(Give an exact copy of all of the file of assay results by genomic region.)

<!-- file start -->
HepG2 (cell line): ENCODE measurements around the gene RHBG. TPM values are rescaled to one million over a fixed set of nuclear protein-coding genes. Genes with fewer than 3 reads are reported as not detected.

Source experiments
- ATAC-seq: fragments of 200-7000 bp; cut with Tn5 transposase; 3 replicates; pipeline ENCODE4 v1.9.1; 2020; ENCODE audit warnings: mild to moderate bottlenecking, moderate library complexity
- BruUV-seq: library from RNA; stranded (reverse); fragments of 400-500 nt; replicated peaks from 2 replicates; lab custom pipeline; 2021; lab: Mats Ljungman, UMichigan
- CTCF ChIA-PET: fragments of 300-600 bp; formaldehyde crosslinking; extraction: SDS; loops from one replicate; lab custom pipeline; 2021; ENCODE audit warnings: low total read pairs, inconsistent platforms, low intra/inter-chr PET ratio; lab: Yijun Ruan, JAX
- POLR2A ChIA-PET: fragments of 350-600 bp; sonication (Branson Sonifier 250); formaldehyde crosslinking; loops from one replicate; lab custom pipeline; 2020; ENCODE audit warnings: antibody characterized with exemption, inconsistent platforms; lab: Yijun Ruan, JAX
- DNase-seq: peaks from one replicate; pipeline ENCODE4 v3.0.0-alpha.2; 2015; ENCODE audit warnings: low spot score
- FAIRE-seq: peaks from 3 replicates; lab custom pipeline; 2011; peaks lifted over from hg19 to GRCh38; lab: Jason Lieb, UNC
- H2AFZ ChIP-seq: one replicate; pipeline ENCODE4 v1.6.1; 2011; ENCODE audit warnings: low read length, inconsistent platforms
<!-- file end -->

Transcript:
HepG2 (cell line): ENCODE measurements around the gene RHBG. TPM values are rescaled to one million over a fixed set of nuclear protein-coding genes. Genes with fewer than 3 reads are reported as not detected.

Source experiments
- ATAC-seq: fragments of 200-7000 bp; cut with Tn5 transposase; 3 replicates; pipeline ENCODE4 v1.9.1; 2020; ENCODE audit warnings: mild to moderate bottlenecking, moderate library complexity
- BruUV-seq: library from RNA; stranded (reverse); fragments of 400-500 nt; replicated peaks from 2 replicates; lab custom pipeline; 2021; lab: Mats Ljungman, UMichigan
- CTCF ChIA-PET: fragments of 300-600 bp; formaldehyde crosslinking; extraction: SDS; loops from one replicate; lab custom pipeline; 2021; ENCODE audit warnings: low total read pairs, inconsistent platforms, low intra/inter-chr PET ratio; lab: Yijun Ruan, JAX
- POLR2A ChIA-PET: fragments of 350-600 bp; sonication (Branson Sonifier 250); formaldehyde crosslinking; loops from one replicate; lab custom pipeline; 2020; ENCODE audit warnings: antibody characterized with exemption, inconsistent platforms; lab: Yijun Ruan, JAX
- DNase-seq: peaks from one replicate; pipeline ENCODE4 v3.0.0-alpha.2; 2015; ENCODE audit warnings: low spot score
- FAIRE-seq: peaks from 3 replicates; lab custom pipeline; 2011; peaks lifted over from hg19 to GRCh38; lab: Jason Lieb, UNC
- H2AFZ ChIP-seq: one replicate; pipeline ENCODE4 v1.6.1; 2011; ENCODE audit warnings: low read length, inconsistent platforms